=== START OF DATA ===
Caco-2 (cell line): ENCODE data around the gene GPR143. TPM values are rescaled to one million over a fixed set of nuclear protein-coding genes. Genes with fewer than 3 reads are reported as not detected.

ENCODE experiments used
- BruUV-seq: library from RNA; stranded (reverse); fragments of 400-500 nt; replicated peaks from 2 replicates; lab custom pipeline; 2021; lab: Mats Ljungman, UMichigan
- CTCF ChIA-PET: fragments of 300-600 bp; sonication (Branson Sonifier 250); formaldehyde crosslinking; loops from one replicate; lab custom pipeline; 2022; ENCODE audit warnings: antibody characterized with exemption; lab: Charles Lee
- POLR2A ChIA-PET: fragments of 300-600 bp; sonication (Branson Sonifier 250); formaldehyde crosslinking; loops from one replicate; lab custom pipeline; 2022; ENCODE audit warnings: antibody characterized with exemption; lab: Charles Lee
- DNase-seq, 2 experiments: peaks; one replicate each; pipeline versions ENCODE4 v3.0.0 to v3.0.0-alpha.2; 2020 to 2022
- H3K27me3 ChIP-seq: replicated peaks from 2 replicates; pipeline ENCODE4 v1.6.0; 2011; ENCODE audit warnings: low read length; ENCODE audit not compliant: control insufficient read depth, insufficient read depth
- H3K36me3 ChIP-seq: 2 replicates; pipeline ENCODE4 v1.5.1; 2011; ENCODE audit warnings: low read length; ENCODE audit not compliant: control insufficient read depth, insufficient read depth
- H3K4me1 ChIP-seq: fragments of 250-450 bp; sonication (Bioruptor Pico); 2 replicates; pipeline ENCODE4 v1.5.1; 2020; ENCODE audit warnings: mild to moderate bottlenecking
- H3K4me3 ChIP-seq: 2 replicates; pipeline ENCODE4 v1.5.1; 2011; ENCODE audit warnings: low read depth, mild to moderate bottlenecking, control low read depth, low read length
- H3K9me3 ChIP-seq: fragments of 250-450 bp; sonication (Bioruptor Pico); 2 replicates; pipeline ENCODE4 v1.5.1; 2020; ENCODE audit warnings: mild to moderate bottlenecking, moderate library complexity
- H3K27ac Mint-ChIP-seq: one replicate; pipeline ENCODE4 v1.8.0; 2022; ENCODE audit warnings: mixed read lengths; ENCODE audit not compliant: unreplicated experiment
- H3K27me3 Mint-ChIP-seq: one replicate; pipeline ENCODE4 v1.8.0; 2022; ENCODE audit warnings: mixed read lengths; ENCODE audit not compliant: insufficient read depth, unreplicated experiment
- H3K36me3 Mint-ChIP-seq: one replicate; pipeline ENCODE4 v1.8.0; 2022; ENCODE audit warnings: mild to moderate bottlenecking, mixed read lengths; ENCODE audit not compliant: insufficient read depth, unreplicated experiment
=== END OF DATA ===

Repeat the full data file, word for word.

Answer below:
Caco-2 (cell line): ENCODE data around the gene GPR143. TPM values are rescaled to one million over a fixed set of nuclear protein-coding genes. Genes with fewer than 3 reads are reported as not detected.

ENCODE experiments used
- BruUV-seq: library from RNA; stranded (reverse); fragments of 400-500 nt; replicated peaks from 2 replicates; lab custom pipeline; 2021; lab: Mats Ljungman, UMichigan
- CTCF ChIA-PET: fragments of 300-600 bp; sonication (Branson Sonifier 250); formaldehyde crosslinking; loops from one replicate; lab custom pipeline; 2022; ENCODE audit warnings: antibody characterized with exemption; lab: Charles Lee
- POLR2A ChIA-PET: fragments of 300-600 bp; sonication (Branson Sonifier 250); formaldehyde crosslinking; loops from one replicate; lab custom pipeline; 2022; ENCODE audit warnings: antibody characterized with exemption; lab: Charles Lee
- DNase-seq, 2 experiments: peaks; one replicate each; pipeline versions ENCODE4 v3.0.0 to v3.0.0-alpha.2; 2020 to 2022
- H3K27me3 ChIP-seq: replicated peaks from 2 replicates; pipeline ENCODE4 v1.6.0; 2011; ENCODE audit warnings: low read length; ENCODE audit not compliant: control insufficient read depth, insufficient read depth
- H3K36me3 ChIP-seq: 2 replicates; pipeline ENCODE4 v1.5.1; 2011; ENCODE audit warnings: low read length; ENCODE audit not compliant: control insufficient read depth, insufficient read depth
- H3K4me1 ChIP-seq: fragments of 250-450 bp; sonication (Bioruptor Pico); 2 replicates; pipeline ENCODE4 v1.5.1; 2020; ENCODE audit warnings: mild to moderate bottlenecking
- H3K4me3 ChIP-seq: 2 replicates; pipeline ENCODE4 v1.5.1; 2011; ENCODE audit warnings: low read depth, mild to moderate bottlenecking, control low read depth, low read length
- H3K9me3 ChIP-seq: fragments of 250-450 bp; sonication (Bioruptor Pico); 2 replicates; pipeline ENCODE4 v1.5.1; 2020; ENCODE audit warnings: mild to moderate bottlenecking, moderate library complexity
- H3K27ac Mint-ChIP-seq: one replicate; pipeline ENCODE4 v1.8.0; 2022; ENCODE audit warnings: mixed read lengths; ENCODE audit not compliant: unreplicated experiment
- H3K27me3 Mint-ChIP-seq: one replicate; pipeline ENCODE4 v1.8.0; 2022; ENCODE audit warnings: mixed read lengths; ENCODE audit not compliant: insufficient read depth, unreplicated experiment
- H3K36me3 Mint-ChIP-seq: one replicate; pipeline ENCODE4 v1.8.0; 2022; ENCODE audit warnings: mild to moderate bottlenecking, mixed read lengths; ENCODE audit not compliant: insufficient read depth, unreplicated experiment